Relationships Between Self-Report Measures of Mindfulness, Anxiety and Depression in College Students
AuthorHickey, J. Andrew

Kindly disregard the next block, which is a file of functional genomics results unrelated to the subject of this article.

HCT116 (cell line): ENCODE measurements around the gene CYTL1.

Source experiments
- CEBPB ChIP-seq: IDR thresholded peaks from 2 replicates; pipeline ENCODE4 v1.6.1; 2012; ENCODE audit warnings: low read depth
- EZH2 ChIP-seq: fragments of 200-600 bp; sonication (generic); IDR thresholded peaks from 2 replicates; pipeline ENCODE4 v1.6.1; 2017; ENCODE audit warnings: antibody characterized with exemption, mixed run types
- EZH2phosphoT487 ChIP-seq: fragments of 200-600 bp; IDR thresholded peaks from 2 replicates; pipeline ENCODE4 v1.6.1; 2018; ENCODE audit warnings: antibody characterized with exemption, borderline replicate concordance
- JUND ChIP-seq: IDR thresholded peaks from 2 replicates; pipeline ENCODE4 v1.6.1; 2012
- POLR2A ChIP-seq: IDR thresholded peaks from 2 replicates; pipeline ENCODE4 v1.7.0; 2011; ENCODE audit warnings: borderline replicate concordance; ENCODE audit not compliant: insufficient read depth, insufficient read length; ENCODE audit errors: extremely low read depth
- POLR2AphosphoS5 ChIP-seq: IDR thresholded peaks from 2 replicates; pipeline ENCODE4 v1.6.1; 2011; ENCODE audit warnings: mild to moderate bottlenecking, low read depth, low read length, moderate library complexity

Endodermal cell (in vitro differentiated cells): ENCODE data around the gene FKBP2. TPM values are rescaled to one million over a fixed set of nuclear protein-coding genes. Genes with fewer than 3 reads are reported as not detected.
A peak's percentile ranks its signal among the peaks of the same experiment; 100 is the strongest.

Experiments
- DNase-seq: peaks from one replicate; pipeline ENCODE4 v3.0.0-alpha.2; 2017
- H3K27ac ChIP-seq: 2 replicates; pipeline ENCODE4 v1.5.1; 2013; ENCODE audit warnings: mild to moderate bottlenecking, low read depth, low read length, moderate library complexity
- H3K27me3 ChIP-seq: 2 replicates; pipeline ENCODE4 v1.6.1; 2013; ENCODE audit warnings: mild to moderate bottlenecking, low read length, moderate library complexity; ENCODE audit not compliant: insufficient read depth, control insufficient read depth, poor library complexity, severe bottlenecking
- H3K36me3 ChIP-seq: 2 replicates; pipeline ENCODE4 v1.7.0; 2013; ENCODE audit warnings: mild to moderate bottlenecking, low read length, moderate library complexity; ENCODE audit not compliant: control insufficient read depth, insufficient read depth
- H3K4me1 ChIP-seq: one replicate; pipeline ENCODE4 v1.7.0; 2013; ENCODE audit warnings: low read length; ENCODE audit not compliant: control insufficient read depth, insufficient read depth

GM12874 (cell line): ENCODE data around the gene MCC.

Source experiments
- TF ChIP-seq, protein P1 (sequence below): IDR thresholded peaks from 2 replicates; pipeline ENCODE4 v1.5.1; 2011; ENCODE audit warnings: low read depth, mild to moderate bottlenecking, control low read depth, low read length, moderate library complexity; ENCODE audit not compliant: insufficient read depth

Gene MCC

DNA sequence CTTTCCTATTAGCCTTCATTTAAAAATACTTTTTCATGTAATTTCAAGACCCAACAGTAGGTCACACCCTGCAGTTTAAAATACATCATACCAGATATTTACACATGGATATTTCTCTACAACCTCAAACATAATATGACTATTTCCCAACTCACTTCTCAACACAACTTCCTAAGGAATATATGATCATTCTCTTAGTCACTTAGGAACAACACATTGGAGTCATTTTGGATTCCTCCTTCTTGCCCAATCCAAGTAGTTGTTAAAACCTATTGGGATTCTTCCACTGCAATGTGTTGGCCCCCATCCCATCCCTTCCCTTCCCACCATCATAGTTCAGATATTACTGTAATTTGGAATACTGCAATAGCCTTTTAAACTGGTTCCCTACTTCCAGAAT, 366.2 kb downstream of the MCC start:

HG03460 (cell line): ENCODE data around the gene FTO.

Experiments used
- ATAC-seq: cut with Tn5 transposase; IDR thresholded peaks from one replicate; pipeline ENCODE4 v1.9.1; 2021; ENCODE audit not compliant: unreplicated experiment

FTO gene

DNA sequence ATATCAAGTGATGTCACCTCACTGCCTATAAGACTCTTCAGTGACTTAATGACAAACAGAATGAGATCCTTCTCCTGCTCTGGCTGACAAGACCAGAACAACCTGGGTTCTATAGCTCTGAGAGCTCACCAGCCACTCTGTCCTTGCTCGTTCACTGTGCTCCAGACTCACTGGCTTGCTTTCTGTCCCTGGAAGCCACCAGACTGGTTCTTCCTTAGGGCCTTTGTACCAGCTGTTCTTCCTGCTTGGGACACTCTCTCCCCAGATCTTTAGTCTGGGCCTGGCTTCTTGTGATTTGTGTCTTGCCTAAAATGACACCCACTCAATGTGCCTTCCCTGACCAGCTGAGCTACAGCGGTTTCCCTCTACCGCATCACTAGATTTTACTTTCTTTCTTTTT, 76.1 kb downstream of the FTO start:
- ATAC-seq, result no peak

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This research study examined the relationships between measures of mindfulness ability and measures of anxiety, depression, stress, worry, emotional regulation, and experiential avoidance in an unselected sample of college students. Many previous studies have shown that mindfulness-based intervention programs can reduce anxiety, depression, stress, or worry (Kabat-Zinn et al., 1992; Kutz, et al., 1985; Miller, Fletcher, & Kabat-Zinn, 1995); however, pre-existing relationships between these symptoms and mindfulness have not been well explored. The study found that overall self-reported mindfulness ratings were significantly negatively correlated with various psychological symptoms (e.g., depression, anxiety, stress), experiential avoidance, and difficulties in emotional regulation. Mindfulness was not found to be more related to emotional regulation or experiential avoidance than to the Stress subscale of the DASS, which was the symptom measure most strongly related to mindfulness.